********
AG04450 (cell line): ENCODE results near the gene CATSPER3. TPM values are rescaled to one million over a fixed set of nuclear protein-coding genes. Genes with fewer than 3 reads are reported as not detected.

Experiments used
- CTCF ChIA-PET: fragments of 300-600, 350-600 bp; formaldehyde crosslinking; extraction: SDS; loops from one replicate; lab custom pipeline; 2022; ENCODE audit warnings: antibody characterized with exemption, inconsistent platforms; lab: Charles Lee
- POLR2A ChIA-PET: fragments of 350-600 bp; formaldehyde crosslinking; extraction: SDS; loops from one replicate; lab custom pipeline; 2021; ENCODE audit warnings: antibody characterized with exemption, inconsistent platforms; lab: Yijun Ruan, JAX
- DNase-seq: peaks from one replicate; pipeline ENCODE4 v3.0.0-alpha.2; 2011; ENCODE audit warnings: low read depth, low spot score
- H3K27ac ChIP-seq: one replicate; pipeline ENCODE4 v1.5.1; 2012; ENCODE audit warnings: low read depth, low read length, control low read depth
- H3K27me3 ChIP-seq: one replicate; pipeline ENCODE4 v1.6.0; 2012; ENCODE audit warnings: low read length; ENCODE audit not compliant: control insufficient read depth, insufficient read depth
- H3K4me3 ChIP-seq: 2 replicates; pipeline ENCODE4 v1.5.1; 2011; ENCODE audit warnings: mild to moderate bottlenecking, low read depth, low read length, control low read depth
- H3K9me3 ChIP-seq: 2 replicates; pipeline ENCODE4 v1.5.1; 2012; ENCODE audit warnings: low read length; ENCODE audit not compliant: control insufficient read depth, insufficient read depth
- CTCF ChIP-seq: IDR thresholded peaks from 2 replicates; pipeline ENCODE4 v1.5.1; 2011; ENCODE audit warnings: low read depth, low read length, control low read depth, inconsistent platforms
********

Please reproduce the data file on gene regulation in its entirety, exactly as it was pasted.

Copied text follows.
AG04450 (cell line): ENCODE results near the gene CATSPER3. TPM values are rescaled to one million over a fixed set of nuclear protein-coding genes. Genes with fewer than 3 reads are reported as not detected.

Experiments used
- CTCF ChIA-PET: fragments of 300-600, 350-600 bp; formaldehyde crosslinking; extraction: SDS; loops from one replicate; lab custom pipeline; 2022; ENCODE audit warnings: antibody characterized with exemption, inconsistent platforms; lab: Charles Lee
- POLR2A ChIA-PET: fragments of 350-600 bp; formaldehyde crosslinking; extraction: SDS; loops from one replicate; lab custom pipeline; 2021; ENCODE audit warnings: antibody characterized with exemption, inconsistent platforms; lab: Yijun Ruan, JAX
- DNase-seq: peaks from one replicate; pipeline ENCODE4 v3.0.0-alpha.2; 2011; ENCODE audit warnings: low read depth, low spot score
- H3K27ac ChIP-seq: one replicate; pipeline ENCODE4 v1.5.1; 2012; ENCODE audit warnings: low read depth, low read length, control low read depth
- H3K27me3 ChIP-seq: one replicate; pipeline ENCODE4 v1.6.0; 2012; ENCODE audit warnings: low read length; ENCODE audit not compliant: control insufficient read depth, insufficient read depth
- H3K4me3 ChIP-seq: 2 replicates; pipeline ENCODE4 v1.5.1; 2011; ENCODE audit warnings: mild to moderate bottlenecking, low read depth, low read length, control low read depth
- H3K9me3 ChIP-seq: 2 replicates; pipeline ENCODE4 v1.5.1; 2012; ENCODE audit warnings: low read length; ENCODE audit not compliant: control insufficient read depth, insufficient read depth
- CTCF ChIP-seq: IDR thresholded peaks from 2 replicates; pipeline ENCODE4 v1.5.1; 2011; ENCODE audit warnings: low read depth, low read length, control low read depth, inconsistent platforms